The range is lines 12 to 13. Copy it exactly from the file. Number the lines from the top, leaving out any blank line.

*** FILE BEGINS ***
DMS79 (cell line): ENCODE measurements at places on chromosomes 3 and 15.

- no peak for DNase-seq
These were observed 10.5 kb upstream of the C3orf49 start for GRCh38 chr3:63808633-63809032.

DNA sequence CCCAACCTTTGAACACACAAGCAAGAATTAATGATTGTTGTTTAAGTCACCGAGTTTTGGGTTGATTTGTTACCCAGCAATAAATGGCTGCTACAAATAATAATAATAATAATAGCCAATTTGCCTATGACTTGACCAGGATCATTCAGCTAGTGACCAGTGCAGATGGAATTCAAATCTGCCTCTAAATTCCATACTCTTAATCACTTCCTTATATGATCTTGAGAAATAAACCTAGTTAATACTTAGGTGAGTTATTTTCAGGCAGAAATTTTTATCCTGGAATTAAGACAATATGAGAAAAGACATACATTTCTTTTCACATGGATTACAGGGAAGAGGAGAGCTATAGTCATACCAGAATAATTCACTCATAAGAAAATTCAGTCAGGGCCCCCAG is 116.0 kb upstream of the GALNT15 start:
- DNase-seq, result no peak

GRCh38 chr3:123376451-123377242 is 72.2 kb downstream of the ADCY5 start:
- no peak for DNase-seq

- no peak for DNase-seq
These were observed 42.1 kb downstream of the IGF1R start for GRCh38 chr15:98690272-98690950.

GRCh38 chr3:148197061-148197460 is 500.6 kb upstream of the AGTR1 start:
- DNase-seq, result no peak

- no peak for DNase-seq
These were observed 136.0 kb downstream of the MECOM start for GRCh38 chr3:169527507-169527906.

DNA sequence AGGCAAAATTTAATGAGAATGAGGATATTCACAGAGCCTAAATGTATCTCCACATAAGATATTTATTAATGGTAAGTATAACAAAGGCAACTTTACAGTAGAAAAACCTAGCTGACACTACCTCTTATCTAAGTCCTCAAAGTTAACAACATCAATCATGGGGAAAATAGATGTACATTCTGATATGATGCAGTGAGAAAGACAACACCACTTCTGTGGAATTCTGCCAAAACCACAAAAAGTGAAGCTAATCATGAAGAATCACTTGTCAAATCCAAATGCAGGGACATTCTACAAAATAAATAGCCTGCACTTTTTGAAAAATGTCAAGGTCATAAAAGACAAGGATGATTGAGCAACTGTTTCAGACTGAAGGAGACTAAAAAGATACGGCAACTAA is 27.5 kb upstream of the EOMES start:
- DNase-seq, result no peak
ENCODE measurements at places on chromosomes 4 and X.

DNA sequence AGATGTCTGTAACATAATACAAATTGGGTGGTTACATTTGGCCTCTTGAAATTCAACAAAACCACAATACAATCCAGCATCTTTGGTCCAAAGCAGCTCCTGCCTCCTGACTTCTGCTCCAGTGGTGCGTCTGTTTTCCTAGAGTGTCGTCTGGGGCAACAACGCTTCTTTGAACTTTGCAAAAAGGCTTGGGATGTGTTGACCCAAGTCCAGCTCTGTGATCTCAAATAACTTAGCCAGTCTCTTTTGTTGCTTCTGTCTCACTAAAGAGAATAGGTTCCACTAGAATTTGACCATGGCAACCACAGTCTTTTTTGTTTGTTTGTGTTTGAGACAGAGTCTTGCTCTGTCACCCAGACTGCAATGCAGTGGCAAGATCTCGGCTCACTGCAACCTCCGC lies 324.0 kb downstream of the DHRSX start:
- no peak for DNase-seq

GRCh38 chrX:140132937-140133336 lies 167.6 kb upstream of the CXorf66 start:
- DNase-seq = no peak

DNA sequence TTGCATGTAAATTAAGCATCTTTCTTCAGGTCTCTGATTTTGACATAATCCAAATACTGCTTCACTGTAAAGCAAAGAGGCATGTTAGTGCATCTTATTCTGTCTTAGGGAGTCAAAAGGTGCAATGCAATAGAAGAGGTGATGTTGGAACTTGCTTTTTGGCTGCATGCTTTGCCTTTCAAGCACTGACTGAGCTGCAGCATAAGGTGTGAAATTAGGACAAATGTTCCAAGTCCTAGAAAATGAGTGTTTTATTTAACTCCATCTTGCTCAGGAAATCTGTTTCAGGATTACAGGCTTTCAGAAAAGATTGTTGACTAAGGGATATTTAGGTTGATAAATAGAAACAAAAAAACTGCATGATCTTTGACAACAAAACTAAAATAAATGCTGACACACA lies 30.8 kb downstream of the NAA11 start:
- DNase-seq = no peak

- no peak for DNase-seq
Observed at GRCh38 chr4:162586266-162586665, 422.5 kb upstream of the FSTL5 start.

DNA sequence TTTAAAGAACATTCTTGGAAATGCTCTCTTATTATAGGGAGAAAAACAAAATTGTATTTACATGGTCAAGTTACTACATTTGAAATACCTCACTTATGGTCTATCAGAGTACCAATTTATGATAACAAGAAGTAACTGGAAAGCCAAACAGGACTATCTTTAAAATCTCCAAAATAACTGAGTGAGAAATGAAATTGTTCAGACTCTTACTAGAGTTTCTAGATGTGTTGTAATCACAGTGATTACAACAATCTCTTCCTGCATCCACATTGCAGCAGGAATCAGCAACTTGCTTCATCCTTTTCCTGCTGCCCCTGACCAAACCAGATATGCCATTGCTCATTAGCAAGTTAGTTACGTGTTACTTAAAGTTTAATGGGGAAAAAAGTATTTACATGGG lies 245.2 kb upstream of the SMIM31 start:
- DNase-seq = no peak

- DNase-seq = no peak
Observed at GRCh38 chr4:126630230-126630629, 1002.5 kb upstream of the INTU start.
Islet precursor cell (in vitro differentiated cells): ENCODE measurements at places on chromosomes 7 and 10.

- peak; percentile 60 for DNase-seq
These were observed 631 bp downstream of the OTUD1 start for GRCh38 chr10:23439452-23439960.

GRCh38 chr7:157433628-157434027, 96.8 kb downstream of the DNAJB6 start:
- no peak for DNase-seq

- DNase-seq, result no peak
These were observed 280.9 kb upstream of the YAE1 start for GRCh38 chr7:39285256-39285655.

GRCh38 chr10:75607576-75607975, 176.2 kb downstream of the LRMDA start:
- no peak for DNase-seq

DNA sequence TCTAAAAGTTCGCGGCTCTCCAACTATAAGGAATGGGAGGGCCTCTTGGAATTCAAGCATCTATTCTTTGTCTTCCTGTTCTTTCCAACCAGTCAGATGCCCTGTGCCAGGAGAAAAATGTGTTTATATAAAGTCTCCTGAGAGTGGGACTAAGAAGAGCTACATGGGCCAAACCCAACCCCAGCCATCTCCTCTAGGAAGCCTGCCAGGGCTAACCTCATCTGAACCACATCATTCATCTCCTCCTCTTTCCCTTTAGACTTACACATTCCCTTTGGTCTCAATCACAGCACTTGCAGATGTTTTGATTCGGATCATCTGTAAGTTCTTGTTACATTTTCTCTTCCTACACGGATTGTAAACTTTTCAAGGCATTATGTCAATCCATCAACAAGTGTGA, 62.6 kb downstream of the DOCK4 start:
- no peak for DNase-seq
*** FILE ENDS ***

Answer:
- no peak for DNase-seq
These were observed 136.0 kb downstream of the MECOM start for GRCh38 chr3:169527507-169527906.